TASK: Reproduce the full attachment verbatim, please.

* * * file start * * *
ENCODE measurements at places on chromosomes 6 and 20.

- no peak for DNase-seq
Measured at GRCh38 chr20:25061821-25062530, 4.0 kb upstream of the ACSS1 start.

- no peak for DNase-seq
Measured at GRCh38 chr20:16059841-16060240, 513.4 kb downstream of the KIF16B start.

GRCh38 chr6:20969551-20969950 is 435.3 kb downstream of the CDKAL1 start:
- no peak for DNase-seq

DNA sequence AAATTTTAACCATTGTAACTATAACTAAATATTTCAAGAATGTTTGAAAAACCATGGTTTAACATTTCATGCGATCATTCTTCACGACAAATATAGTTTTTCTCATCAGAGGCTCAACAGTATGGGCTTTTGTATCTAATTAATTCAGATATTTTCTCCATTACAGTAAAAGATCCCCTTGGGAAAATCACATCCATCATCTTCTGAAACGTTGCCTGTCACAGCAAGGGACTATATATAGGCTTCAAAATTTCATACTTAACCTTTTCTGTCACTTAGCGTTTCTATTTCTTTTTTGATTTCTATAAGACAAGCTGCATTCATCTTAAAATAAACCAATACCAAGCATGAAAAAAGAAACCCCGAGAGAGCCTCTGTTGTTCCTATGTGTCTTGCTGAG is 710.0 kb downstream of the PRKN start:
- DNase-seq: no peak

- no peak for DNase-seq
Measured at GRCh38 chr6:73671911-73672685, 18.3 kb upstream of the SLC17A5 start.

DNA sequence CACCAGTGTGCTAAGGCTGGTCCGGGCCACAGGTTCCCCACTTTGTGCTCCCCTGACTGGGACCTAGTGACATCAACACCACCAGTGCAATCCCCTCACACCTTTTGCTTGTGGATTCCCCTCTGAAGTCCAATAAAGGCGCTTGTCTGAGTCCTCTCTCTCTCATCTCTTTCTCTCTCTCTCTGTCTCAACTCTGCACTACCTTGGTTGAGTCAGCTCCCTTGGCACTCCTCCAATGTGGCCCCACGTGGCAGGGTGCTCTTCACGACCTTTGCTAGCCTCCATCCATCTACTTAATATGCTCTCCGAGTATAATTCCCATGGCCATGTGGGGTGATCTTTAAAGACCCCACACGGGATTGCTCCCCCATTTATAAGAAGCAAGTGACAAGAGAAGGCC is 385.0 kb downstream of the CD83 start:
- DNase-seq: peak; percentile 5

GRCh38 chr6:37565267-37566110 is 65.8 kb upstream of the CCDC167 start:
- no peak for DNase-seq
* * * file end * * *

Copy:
ENCODE measurements at places on chromosomes 6 and 20.

- no peak for DNase-seq
Measured at GRCh38 chr20:25061821-25062530, 4.0 kb upstream of the ACSS1 start.

- no peak for DNase-seq
Measured at GRCh38 chr20:16059841-16060240, 513.4 kb downstream of the KIF16B start.

GRCh38 chr6:20969551-20969950 is 435.3 kb downstream of the CDKAL1 start:
- no peak for DNase-seq

DNA sequence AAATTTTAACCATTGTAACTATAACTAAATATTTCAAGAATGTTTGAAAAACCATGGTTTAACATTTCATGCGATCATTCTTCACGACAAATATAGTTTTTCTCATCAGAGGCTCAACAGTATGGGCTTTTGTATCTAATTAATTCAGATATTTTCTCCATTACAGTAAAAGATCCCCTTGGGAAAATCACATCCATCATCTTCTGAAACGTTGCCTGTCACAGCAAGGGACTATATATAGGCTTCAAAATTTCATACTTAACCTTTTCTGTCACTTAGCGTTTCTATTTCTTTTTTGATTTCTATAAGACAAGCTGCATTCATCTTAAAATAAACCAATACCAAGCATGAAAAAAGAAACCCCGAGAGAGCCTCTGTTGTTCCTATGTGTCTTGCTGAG is 710.0 kb downstream of the PRKN start:
- DNase-seq: no peak

- no peak for DNase-seq
Measured at GRCh38 chr6:73671911-73672685, 18.3 kb upstream of the SLC17A5 start.

DNA sequence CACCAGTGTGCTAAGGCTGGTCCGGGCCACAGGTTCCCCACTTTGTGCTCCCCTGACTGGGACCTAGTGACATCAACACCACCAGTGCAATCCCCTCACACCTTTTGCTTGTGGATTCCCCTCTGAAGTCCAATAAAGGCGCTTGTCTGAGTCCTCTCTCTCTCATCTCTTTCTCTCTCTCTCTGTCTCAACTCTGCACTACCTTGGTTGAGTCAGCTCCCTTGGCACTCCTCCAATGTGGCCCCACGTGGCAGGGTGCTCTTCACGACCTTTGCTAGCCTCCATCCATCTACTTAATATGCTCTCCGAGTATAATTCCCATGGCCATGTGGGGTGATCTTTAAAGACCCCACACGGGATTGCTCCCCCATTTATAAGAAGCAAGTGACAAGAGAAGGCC is 385.0 kb downstream of the CD83 start:
- DNase-seq: peak; percentile 5

GRCh38 chr6:37565267-37566110 is 65.8 kb upstream of the CCDC167 start:
- no peak for DNase-seq